Right-Wing Israeli Extremists Using Gay Rights to Justify Incursions Into Arab Villages
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Hundreds of Umm al-Fahm residents gathered in the streets and watched from their balconies and rooftops. Some masked their faces with head scarves, knowing that Israeli security agents had been planted in the crowds. Some waved Palestinian flags, and a few began throwing rocks. Police used tear gas and stun grenades to subdue them. Fifteen Umm al-Fahm residents and about the same number of police officers -- but no marchers -- were reported wounded. Ten Arabs were arrested.
This weekend, the far-right activists plan a reprise of their parade through Umm el-Fahm on a far grander scale. They plan to march through 14 other Arab municipalities and neighborhoods, including Abu Isa, Abu Rukik, Araara, Baka el-Arabiya, el-Gharbiya, Kfar Lakiya, Musraifa, Nazareth, Sakhnin and Taibe. Israeli police will again provide security for them.
Instigation of violence among Israeli Arabs by Jewish ultra-nationalists comes at a particularly sensitive time in terms of Middle East geopolitics, with implications that, for the moment, are going largely unnoticed.
Since 1948, Israeli Arabs have been second-class Israeli citizens, but citizens nonetheless. Making up 20 percent of Israel's present population, they have good reason to fear the "two-state solution" being embraced by Prime Minister Benjamin Netanyahu and Foreign Minister Avigdor Lieberman.
Lieberman has openly declared that the "Palestinian state" he has in mind is a noncontiguous virtual entity that will solve Israel's "demographic problem." Israeli sovereignty over the residents of the major settlement blocs of the West Bank and Gaza could be traded for Palestinian sovereignty over Arabs who live in the cities and towns inside Israel's pre-1967 boundaries.
Lieberman touts this as a win-win for all parties concerned. Arabs inside post-1948, pre-1967 Israel (without necessarily being asked what future they might choose for themselves) stay in their homes and receive "self-determination" insofar as they would be subject to Palestinian, rather than Israeli governance.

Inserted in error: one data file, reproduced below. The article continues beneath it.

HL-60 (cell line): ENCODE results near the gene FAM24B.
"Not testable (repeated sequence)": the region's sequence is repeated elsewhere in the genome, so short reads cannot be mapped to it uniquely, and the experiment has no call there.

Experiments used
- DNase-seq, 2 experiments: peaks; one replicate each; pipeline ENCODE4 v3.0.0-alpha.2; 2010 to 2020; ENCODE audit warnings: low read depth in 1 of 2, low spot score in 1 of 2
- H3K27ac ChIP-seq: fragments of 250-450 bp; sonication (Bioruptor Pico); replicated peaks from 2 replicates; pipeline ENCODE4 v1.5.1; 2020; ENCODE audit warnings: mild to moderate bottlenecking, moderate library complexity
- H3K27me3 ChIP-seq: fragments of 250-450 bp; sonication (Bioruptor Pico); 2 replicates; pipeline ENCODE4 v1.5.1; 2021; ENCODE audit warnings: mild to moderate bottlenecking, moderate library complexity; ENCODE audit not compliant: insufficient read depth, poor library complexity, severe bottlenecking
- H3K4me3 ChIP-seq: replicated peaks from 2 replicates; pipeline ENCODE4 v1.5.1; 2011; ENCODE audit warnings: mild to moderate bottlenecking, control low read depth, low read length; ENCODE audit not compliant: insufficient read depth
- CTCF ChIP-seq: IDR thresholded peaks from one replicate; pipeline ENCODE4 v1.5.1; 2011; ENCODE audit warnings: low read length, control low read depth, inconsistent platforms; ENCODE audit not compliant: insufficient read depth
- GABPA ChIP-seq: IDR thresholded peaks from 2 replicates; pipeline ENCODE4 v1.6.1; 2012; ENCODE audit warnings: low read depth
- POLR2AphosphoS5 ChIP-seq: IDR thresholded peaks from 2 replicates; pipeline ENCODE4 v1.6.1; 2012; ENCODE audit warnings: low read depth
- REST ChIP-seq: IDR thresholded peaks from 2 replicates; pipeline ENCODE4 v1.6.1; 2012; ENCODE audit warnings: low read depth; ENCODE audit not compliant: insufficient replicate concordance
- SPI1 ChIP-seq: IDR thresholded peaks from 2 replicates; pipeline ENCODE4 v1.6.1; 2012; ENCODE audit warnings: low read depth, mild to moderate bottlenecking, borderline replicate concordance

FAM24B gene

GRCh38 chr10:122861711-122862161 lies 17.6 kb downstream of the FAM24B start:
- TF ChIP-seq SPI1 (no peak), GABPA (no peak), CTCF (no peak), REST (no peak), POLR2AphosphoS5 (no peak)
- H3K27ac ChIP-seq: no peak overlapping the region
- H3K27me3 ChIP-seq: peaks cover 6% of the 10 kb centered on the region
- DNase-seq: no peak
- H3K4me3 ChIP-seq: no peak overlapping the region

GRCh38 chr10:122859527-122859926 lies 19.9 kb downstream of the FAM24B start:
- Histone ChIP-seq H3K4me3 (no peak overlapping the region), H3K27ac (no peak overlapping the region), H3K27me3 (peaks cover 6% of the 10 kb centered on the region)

Their cities, towns and villages, while remaining within the boundaries of the state of Israel, would become Palestinian cantons, geographically encircled by an Israel, of which they would no longer be citizens and which no longer would accept any responsibility for their infrastructure or for them.
Fareed Zakariah pointed out in Newsweek in February:
As fiercely as he [Lieberman] denounces the Palestinian militants of Hamas and Hezbollah, his No. 1 target is Israel's Arab minority, which he has called a worse threat than Hamas. He has proposed the effective expulsion of several hundred thousand Arab citizens by unilaterally redesignating some northern Israeli towns as parts of the Palestinian West Bank. Another group of several hundred thousand could expect to be stripped of citizenship for failing to meet requirements such as loyalty oaths or mandatory military service (from which Israel's Arabs are currently exempt).
Israeli Arabs may soon lose the option of pledging allegiance to the Jewish state. Whether they agree or not, they may find themselves amputated from the Israeli body politic and attached to a Palestinian entity that is not now, and may never be, a real state.
Meanwhile, a violent response to extremist provocations this weekend will only confirm the Israeli -- and "pro-Israel" image of Israeli Arabs as violent and disloyal, resistant to responsible Jewish governance and rejecting the notion of Israel as a state whose Jewish citizens have the right to affirm their "Jewish pride."
Dr. Marsha B. Cohen is a Fellow of the Middle East Studies Center (MESC) at Florida International University in Miami, FL.